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Dirty and dangerous play is bad, even if you don’t mean it.
For some years now, I have noticed a problem within girls high school rugby. I didn’t say anything about it because I coached a girls team from 2002-2008, and my team was on the short end of this stick several times. I didn’t want it to get personal.
But my time at the latest U19 Girls Championships, plus discussions with other coaches has shown me this is a bigger problem than just mine.
It is: hitting a try-scorer after she has scored.
This happens much more often in girls rugby than in any other aspect of the game. Generally it goes like this: a player has a breakaway, and dives in at the corner. A girl is chasing said player, and just after the ball is touched down, the defender comes flying in. She comes in knees first (this is by far the most common body position during this play) and strikes the scorer in the back, the neck, and the head.
At this year’s nationals I saw it happen frequently, and also saw a player touching the ball down (and not sliding) while a defender ran by her and smacked her knee-to-knee.
This rarely, if ever, gets penalized (thanks to an unknown ref in 2007 who penalized my team’s opponent at Nationals for doing this).
Why doesn’t it get penalized? I think referees often can’t imagine young girls can be dirty players. Others have suggested the refs have simply registered the try and turned their backs. What gets missed is, this is incredibly dangerous play. Even if it’s a mistake, it’s dangerous. Flying into an unprotected player a she scores a try, and driving two knees into her back, neck or head is very dangerous and should be stopped.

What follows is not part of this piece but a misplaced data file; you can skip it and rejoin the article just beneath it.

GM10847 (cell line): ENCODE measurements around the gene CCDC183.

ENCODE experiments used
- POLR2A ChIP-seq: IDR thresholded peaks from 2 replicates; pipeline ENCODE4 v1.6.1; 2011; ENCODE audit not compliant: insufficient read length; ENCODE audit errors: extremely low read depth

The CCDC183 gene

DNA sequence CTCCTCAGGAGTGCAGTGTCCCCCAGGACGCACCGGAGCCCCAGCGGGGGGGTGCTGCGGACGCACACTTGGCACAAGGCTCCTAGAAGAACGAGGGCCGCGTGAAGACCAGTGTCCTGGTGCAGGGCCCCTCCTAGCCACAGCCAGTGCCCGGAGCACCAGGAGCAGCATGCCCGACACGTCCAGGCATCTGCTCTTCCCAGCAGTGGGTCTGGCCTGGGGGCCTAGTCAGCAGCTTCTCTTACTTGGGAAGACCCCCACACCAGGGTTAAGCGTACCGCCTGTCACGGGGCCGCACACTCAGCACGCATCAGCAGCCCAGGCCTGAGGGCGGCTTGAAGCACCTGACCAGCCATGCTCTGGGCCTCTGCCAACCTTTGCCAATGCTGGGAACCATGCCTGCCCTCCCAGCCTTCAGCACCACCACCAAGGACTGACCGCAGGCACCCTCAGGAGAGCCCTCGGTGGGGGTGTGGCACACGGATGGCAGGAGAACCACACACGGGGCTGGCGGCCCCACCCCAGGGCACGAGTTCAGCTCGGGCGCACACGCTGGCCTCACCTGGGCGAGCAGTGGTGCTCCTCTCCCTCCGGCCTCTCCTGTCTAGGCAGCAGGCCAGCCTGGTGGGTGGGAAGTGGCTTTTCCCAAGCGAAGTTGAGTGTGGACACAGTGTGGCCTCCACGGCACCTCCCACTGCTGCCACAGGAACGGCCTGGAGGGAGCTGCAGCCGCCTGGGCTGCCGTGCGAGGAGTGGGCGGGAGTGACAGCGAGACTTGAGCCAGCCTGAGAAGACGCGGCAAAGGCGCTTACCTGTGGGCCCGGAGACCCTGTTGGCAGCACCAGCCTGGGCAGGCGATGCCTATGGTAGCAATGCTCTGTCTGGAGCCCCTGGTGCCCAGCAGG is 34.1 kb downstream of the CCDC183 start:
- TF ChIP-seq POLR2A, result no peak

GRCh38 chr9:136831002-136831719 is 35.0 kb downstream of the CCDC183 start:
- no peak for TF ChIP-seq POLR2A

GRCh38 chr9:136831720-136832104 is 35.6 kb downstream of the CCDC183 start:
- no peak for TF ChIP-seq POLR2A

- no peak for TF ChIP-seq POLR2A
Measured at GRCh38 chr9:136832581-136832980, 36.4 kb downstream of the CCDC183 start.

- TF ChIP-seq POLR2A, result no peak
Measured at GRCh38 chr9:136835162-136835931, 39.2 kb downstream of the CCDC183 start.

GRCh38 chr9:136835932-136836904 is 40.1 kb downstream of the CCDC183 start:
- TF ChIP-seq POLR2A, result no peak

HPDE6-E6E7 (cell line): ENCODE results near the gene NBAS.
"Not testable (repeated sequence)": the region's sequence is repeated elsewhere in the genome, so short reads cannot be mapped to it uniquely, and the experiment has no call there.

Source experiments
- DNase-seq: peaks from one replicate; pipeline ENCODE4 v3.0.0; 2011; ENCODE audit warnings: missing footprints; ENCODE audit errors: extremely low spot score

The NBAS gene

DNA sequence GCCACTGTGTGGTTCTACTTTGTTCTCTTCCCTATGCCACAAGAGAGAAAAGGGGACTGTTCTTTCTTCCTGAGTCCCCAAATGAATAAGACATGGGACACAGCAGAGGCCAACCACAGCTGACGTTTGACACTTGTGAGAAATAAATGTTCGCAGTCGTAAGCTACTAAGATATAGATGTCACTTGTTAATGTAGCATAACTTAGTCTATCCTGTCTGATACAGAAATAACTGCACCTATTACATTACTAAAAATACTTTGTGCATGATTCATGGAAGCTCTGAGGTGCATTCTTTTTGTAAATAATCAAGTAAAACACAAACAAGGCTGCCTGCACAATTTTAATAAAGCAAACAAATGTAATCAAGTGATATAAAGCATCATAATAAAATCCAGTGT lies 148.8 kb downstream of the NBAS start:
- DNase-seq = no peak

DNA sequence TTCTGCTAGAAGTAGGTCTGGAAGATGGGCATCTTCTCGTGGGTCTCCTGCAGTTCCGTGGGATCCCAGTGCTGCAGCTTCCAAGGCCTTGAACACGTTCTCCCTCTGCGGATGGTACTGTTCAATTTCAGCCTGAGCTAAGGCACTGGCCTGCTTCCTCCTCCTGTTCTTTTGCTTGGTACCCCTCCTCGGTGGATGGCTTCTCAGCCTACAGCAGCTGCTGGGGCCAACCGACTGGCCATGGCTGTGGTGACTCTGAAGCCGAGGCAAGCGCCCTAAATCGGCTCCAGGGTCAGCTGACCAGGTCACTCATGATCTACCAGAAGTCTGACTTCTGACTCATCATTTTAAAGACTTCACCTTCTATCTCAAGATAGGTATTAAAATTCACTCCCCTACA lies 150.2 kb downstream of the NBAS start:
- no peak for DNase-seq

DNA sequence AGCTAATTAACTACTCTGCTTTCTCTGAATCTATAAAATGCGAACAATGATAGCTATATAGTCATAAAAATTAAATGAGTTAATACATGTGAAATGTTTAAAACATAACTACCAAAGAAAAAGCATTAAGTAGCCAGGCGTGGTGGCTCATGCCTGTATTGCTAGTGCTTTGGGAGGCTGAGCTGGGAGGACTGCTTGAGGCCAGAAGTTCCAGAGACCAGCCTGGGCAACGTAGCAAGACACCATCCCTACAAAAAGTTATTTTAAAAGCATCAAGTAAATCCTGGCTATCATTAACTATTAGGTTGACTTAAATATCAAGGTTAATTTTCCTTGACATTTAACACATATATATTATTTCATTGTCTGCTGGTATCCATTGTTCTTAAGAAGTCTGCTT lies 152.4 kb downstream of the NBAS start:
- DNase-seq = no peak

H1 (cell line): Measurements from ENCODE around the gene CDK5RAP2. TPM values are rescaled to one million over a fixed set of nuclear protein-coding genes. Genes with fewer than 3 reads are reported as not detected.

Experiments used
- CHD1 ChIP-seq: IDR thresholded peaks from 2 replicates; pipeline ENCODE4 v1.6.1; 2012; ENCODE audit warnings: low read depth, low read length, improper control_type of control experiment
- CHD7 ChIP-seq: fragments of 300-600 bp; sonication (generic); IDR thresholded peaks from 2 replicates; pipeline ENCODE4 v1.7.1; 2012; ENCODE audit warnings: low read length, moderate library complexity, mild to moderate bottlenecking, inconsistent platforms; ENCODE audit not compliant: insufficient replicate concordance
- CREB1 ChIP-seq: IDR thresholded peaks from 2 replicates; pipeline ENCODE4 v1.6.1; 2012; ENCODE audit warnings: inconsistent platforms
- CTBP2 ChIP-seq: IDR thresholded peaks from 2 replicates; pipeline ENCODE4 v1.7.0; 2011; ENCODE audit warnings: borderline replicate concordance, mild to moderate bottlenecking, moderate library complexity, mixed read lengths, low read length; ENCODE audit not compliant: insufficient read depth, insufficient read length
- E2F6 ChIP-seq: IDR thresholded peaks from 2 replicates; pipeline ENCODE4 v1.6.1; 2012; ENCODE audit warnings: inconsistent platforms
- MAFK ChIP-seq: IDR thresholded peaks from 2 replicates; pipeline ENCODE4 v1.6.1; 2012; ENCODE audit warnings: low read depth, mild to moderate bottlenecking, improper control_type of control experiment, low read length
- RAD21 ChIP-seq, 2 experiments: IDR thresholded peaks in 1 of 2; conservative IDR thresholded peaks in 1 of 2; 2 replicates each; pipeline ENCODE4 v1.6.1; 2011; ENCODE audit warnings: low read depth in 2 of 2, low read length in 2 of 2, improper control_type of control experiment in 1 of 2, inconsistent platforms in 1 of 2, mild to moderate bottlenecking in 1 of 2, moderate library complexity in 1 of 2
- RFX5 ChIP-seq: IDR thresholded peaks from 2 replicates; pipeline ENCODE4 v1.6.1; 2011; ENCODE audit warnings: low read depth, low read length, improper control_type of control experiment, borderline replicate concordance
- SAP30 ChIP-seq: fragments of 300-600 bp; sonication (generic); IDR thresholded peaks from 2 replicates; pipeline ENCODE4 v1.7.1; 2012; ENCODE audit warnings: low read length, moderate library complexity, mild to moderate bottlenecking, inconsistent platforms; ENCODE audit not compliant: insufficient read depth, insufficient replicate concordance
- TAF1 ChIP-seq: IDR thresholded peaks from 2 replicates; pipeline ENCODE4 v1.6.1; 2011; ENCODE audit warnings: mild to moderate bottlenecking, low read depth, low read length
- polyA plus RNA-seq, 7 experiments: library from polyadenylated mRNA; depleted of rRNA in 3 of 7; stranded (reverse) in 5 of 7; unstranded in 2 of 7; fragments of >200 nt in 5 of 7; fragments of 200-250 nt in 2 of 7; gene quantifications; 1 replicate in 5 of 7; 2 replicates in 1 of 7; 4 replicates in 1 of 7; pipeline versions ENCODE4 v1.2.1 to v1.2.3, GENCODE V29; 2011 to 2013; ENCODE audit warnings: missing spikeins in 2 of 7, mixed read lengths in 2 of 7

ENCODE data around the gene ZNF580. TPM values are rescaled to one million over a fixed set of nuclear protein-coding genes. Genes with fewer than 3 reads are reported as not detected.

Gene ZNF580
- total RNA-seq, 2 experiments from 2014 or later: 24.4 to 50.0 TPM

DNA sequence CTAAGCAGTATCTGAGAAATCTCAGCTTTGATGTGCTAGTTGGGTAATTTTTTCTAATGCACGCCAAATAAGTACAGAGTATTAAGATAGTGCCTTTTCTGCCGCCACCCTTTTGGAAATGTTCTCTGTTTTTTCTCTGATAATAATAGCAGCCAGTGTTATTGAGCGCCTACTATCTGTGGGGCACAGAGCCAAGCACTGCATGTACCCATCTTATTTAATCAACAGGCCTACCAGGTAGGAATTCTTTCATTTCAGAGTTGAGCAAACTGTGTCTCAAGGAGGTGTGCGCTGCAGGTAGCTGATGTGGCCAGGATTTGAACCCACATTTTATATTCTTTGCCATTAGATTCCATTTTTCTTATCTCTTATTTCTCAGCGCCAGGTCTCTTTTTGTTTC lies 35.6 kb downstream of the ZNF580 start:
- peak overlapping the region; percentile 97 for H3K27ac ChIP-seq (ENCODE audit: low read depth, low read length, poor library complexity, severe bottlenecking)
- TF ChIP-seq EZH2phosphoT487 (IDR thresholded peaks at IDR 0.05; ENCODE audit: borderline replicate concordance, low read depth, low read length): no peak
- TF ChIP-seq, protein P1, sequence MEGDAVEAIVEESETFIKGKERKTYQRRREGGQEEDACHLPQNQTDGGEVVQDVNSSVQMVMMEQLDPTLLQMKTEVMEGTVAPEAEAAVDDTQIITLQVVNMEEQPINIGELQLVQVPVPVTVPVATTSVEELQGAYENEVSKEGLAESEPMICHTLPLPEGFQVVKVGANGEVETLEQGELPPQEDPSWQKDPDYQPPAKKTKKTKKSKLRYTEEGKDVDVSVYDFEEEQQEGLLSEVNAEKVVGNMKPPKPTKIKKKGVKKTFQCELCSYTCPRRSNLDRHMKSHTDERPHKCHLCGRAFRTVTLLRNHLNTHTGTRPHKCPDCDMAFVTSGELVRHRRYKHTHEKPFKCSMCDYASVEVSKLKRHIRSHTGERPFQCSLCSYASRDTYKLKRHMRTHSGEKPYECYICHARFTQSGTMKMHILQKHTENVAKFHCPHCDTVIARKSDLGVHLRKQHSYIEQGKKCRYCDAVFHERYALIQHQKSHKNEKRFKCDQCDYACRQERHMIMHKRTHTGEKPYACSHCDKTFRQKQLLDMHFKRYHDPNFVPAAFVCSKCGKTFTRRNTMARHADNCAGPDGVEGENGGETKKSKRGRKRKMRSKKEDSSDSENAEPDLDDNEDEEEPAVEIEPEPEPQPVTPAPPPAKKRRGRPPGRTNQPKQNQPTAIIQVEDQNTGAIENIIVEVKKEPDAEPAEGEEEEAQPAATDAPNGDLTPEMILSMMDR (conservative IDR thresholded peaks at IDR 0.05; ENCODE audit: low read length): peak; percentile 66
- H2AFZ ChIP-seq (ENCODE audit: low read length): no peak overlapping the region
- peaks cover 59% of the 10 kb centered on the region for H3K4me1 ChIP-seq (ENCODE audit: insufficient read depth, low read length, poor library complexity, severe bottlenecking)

Why does this happen in girls rugby more than others? I think for a few reasons (and remember, I coached girls HS rugby for seven years; I know something about it): 1. Defenders like to be seen trying, even when it’s hopeless. The best way to be seen doing this is to run desperately (but hopelessly) at a player about to score. Then, to protect themselves, they try to slide on their shins. They are not interested in making a real tackle to prevent a try; 2. Coaches are busy teaching many aspects of the game. They don’t go into the minutia of how it’s illegal to kick a ball out of someone’s hands, or how to legally and effectively tackle to prevent a try; 3. Girls are generally not fighters. In a men’s or boys game, and even in an older women’s game, if someone hit late after a try, there’d be a crowd of angry teammates looking to exact some retribution. Some chest-thumping can be useful. Girls, generally, don’t do that. They gather around their fallen teammate to help her, but don’t seek revenge.
How can we stop it? We can stop it by having refs look for it, and having them penalize teams. A few penalties at midfield, and a few yellow cards can go a very long way to discouraging such dangerous play. One 15-minute session from a coach on avoiding late hits can do a lot, too.
Back in 2007, a day after my team had received a penalty for a late hit on
a try-scorer, we suffered the same problem. This time, our try-scorer
was kneed in the side of the head and had to leave the game with a
concussion. I walked onto the field with the kicking tee, and asked the
referee what she’d seen.
“Oh, she just caught a knee.”
My response is the question we should all ask: “Why?”